The New York Times Press Items
When 10 Republican presidential candidates assemble on a stage Tuesday night in South Carolina for their second debate, viewers will get a reminder of how the sheer size of the field in both parties limits the opportunities for probing questioning.
But one organization is trying to draw a line. Sojourners, a liberal Christian organization, will sponsor a Democratic presidential forum, but has invited just three of the nine Democratic contenders — Hillary Rodham Clinton, Barack Obama and John Edwards – based on their double-digit standings in national polls.
Immigration “for us is a religious issue, a biblical issue,” said the Rev. Jim Wallis, president of a liberal evangelical group, Call to Renewal, and a member of the coalition. “We call it welcoming the stranger.”
By Mr. Silk’s definition, the ideal candidate for Riverside’s pulpit might be the Rev. Jim Wallis, founder of the religious social-action group Sojourners and author of such books as “God’s Politics.” Unfortunately for Riverside, and revealingly for mainline Protestantism’s dilemma, this leading liberal minister happens to be an evangelical Christian.
His embrace of faith was a sharp change for a man whose family offered him something of a crash course in comparative religion but no belief to call his own. ''He comes from a very secular, skeptical family,'' said Jim Wallis, a Christian antipoverty activist and longtime friend of Mr. Obama. ''His faith is really a personal and an adult choice. His is a conversion story.''
WASHINGTON, March 17 — Thousands of demonstrators marched to the Pentagon on Saturday to mark both the fourth anniversary of the American invasion of Iraq and the 40th anniversary of the march along the same route to protest the Vietnam War.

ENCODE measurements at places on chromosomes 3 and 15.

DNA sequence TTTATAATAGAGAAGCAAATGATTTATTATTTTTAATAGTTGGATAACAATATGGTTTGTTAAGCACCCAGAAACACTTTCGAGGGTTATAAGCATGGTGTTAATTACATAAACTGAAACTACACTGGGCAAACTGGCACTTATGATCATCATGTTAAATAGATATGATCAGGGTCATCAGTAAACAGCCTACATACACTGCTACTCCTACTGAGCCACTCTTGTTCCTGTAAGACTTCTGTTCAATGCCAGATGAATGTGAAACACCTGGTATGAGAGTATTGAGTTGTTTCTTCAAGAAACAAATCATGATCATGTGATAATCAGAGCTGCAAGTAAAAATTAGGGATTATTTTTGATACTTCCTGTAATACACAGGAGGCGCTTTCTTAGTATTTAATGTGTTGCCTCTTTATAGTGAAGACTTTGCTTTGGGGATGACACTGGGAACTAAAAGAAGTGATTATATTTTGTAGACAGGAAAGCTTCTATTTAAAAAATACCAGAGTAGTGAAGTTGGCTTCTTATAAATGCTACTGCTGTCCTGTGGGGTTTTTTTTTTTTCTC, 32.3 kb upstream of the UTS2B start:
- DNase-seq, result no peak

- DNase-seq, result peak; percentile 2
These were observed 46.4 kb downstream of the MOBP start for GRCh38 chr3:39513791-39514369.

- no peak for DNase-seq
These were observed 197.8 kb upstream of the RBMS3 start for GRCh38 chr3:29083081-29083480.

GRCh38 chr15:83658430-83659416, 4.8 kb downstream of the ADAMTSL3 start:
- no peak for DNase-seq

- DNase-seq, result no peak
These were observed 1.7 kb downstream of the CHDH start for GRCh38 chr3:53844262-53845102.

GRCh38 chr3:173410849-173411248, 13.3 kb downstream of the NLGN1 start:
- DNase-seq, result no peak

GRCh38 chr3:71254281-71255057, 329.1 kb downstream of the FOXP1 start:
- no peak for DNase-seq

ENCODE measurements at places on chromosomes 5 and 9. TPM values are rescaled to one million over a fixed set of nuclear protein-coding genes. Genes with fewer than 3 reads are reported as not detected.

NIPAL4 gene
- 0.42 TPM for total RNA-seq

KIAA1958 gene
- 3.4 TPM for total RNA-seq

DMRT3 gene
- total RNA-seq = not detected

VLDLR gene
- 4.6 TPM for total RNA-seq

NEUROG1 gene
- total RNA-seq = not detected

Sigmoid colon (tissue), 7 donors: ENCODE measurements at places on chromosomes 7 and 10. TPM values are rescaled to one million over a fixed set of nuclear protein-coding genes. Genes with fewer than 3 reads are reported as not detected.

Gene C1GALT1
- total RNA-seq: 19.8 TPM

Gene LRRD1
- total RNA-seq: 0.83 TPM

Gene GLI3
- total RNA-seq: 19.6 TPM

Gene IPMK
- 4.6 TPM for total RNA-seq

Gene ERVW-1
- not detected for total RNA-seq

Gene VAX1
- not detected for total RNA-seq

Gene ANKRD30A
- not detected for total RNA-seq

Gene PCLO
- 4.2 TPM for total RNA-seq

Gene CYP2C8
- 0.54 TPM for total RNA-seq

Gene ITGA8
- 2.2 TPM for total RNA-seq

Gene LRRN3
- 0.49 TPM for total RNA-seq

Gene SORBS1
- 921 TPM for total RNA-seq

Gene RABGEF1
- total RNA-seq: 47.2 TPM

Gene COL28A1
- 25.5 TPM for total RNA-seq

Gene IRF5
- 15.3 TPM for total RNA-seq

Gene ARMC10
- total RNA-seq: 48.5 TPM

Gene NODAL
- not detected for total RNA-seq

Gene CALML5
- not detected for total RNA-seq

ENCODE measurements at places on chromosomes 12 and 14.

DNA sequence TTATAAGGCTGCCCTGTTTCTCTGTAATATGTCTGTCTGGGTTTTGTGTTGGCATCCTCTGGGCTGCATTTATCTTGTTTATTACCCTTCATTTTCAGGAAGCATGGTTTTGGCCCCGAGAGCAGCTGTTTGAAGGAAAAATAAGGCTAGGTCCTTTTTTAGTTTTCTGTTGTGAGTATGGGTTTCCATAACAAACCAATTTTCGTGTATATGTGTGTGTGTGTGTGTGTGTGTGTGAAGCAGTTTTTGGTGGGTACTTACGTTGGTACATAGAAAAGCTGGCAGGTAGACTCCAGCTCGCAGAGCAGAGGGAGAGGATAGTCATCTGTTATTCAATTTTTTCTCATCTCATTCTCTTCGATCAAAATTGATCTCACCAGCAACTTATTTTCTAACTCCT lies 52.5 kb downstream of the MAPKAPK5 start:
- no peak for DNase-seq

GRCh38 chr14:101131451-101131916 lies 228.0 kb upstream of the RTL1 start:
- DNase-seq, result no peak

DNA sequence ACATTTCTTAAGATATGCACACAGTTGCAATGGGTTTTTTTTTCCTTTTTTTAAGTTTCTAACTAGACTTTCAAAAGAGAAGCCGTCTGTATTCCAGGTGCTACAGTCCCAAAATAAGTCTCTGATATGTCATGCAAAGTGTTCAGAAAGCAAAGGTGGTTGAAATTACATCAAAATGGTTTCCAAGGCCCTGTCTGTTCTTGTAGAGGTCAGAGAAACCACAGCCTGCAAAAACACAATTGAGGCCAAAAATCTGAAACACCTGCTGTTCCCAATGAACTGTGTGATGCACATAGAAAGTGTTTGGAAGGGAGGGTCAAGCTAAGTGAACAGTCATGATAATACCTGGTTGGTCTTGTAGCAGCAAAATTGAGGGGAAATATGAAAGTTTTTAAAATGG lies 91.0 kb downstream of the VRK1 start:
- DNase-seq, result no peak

The march coincided with other demonstrations in Washington, New York, San Francisco, Los Angeles and elsewhere in advance of the March 20 anniversary of the invasion. The liberal group MoveOn.org has held many small protest vigils around the country. And in Washington on Friday night a coalition of liberal Christian groups, including Sojourners/Call to Renewal, led several thousand people in a march that began with a service at the National Cathedral. More than 200 participants were arrested praying in front of the White House, the police said.
“Politics is failing to solve all the big issues,” said Jim Wallis, who wrote “God’s Politics” and runs Sojourners, which pushes social justice issues. “So when that happens, social movements rise up.”
Initiatives by liberals have been percolating locally and nationally, from state interfaith alliances in Ohio to counter a powerful conservative Christian movement there to national campaigns to reduce poverty led by liberal evangelicals like the Rev. Jim Wallis.
TODAY, on Easter, evangelical Christians can celebrate knowing that they are part of a movement that has never been so powerful or so large. But like any dominating force, evangelicalism is not monolithic, and it seems that now, at a time of heightened power, old fissures are widening, and new theological and political splits are developing.
Shane Claiborne says that: "When you ask people what they think about church, it's sad. But Jesus doesn't have the bad reputation that Christianity has. "What we do looks extreme because it's an indictment of the idea of Christianity that so many of us have settled for. When we look at the early church, it was very revolutionary. Jesus sat down to rethink revolution. He was able to set both the oppressed and the oppressors free."
For starters, we'll see more attempts to draw a direct line from the Bible to a political agenda. The Rev. Jim Wallis, a popular adviser to leading Democrats and an organizer of the Berkeley meeting, routinely engages in this kind of Bible-thumping. In his book "God's Politics," Mr. Wallis insists that his faith-based platform transcends partisan categories.